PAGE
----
My philosophy: Train, don’t strain

Arthur Lydiard, my greatest training inspiration, coined the today ubiquitous phrase ‘train, don’t strain’, a principle so simple it boils down to understanding the graphic below:

TRAINDONTSTRAIN

The ‘war-face’ gives away an athlete outside the boundaries of what they can control. Arthur Lydiard had another illuminating quote on the topic:

‘Train to failure, train to fail’.  

-Arthur Lydiard

Listening to a podcast with Z-Health founder Dr. Eric Cobb, I recently got a modern perspective on this old observation providing the scientific rationale. Any coach or personal trainer knows the SAID principle: Specific Adaptations to Imposed Demands. Dr Cobb warns us in his teaching material that we must add the two words ‘ALWAYS’ and ‘EXACTLY’ to this fundamental principle of training:

Your body always gets better at doing exactly what you practice regularly.

– Dr Eric Cobb, Z-Health, I-Phase Product Manual

His observation came from the effortlessness with which the world’s best performers carry out their sport. Many have made this observation before. If we ‘strain’ to the point where we make our ‘war-face’, you can be pretty certain that many other aspects of how you carry out your running are also ‘falling apart’. Since you ALWAYS get better at training EXACTLY what you practice regularly, you should aim to finish your hard sessions with your form and technique mostly intact so this becomes the conditioned response when the going gets really tough in races.

I know from experience how difficult it can be to fully internalise this principle because many of us are drawn to the masculine values of running and the notion of ‘having the most guts’ or ‘being a good sufferer’. This can happen to a point where it becomes part of your athletic identify. For many reasons – physical and psychological – such an approach cannot be sustained healthily for long.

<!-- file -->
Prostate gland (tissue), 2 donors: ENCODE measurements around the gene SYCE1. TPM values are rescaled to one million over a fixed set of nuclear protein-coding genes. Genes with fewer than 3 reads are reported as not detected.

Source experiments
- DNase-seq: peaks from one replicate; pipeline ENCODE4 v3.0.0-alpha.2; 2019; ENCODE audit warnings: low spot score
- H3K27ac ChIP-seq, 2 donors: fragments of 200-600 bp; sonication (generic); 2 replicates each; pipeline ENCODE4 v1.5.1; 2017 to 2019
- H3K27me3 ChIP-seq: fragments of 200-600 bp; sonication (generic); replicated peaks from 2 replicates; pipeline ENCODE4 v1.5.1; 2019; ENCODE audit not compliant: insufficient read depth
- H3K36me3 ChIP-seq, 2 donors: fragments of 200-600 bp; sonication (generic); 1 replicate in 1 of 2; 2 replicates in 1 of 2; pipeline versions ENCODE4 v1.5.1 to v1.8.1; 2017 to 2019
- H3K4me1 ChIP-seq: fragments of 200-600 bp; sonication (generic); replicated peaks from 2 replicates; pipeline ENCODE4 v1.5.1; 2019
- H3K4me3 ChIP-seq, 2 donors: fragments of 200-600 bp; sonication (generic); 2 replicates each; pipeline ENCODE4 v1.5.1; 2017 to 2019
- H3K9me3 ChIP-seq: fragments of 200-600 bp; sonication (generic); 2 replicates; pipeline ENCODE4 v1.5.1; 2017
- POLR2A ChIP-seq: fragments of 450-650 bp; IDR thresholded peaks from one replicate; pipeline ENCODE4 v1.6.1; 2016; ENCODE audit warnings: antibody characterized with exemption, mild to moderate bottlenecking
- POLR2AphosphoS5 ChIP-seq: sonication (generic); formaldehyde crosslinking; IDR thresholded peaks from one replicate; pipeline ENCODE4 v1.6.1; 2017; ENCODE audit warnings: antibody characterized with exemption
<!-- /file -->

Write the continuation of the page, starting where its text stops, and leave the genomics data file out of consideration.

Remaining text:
Elite athletes who look like a picture of calm at the end of a world class performance will often still be suffering inside. The difference between them and you is that they have learnt to do so without falling apart. We must do the same and from a training perspective this begins by avoiding ‘training to failure’.

This principle holds sway in all areas of your life – if you spend more time sitting slumped and collapsed than standing tall and erect, then you are also ‘training to fail’. If your normal position is sitting down for 8-10 hours per day then you will ALWAYS get the adaptations that are EXACTLY appropriate for sitting. You can deduct without difficulty that these adaptations are the opposite of what you will require as a high performance runner.

If you are not yet convinced consider another nugget of wisdom from the good Dr Cobb: exercise is a drug meaning it is dose dependent. Incidentally, this is true even of healthy substances – too much water will kill as surely as too little will. In the world of drug the challenge is to find the ‘minimal viable dose’ so we can get the benefit without the risk of an over-dose that harms us. Most runners I know train as if this principle did not exist: more is always better and ‘exercise is good for us’. In reality ‘the right amount of exercise is good for us and the wrong amount is harmful for us’ sums things up more neatly and lies at the heart of the ‘train, don’t strain’ principle. This requires that you have confidence, intelligence and patience. If you believe you lack these skills, do something about it or hire a coach to keep you on a leash until you learn.

An entirely different dynamic also comes into play when we look at how your brain responds to regular high-threat and high tension stimuli. I will touch on that in the next post when I discuss another useful metaphor provided by Dr Eric Cobb called ‘The Threat Bucket’.

In the meantime, I hope this little insight into the ‘train, don’t strain’ principle helps you make better decisions in your regular practice sessions.

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